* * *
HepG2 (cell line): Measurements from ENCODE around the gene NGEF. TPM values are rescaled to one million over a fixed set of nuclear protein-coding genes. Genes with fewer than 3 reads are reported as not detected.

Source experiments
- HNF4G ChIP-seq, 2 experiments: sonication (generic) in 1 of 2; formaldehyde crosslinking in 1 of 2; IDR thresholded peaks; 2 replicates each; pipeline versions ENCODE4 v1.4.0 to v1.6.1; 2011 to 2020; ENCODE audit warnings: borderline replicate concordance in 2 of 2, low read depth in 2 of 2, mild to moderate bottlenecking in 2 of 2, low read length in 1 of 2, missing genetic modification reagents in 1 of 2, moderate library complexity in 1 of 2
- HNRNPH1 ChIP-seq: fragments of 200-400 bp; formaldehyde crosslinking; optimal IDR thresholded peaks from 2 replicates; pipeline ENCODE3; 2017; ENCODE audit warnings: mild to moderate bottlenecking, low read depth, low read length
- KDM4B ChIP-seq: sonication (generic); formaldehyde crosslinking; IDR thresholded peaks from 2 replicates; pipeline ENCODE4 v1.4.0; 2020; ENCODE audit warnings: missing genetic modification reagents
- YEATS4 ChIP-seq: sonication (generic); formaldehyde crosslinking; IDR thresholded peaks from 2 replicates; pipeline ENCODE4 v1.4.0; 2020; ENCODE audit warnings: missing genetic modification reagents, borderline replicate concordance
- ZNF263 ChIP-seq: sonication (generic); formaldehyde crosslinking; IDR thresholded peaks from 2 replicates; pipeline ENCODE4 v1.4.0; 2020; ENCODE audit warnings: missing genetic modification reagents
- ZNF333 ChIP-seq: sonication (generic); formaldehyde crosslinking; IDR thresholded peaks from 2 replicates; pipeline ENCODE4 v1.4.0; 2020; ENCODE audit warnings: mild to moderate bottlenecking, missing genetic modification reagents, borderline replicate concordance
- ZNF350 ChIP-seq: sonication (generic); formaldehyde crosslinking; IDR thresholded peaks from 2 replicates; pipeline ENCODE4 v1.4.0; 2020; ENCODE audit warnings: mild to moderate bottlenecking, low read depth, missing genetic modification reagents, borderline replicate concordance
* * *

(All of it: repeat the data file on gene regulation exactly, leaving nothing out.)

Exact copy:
HepG2 (cell line): Measurements from ENCODE around the gene NGEF. TPM values are rescaled to one million over a fixed set of nuclear protein-coding genes. Genes with fewer than 3 reads are reported as not detected.

Source experiments
- HNF4G ChIP-seq, 2 experiments: sonication (generic) in 1 of 2; formaldehyde crosslinking in 1 of 2; IDR thresholded peaks; 2 replicates each; pipeline versions ENCODE4 v1.4.0 to v1.6.1; 2011 to 2020; ENCODE audit warnings: borderline replicate concordance in 2 of 2, low read depth in 2 of 2, mild to moderate bottlenecking in 2 of 2, low read length in 1 of 2, missing genetic modification reagents in 1 of 2, moderate library complexity in 1 of 2
- HNRNPH1 ChIP-seq: fragments of 200-400 bp; formaldehyde crosslinking; optimal IDR thresholded peaks from 2 replicates; pipeline ENCODE3; 2017; ENCODE audit warnings: mild to moderate bottlenecking, low read depth, low read length
- KDM4B ChIP-seq: sonication (generic); formaldehyde crosslinking; IDR thresholded peaks from 2 replicates; pipeline ENCODE4 v1.4.0; 2020; ENCODE audit warnings: missing genetic modification reagents
- YEATS4 ChIP-seq: sonication (generic); formaldehyde crosslinking; IDR thresholded peaks from 2 replicates; pipeline ENCODE4 v1.4.0; 2020; ENCODE audit warnings: missing genetic modification reagents, borderline replicate concordance
- ZNF263 ChIP-seq: sonication (generic); formaldehyde crosslinking; IDR thresholded peaks from 2 replicates; pipeline ENCODE4 v1.4.0; 2020; ENCODE audit warnings: missing genetic modification reagents
- ZNF333 ChIP-seq: sonication (generic); formaldehyde crosslinking; IDR thresholded peaks from 2 replicates; pipeline ENCODE4 v1.4.0; 2020; ENCODE audit warnings: mild to moderate bottlenecking, missing genetic modification reagents, borderline replicate concordance
- ZNF350 ChIP-seq: sonication (generic); formaldehyde crosslinking; IDR thresholded peaks from 2 replicates; pipeline ENCODE4 v1.4.0; 2020; ENCODE audit warnings: mild to moderate bottlenecking, low read depth, missing genetic modification reagents, borderline replicate concordance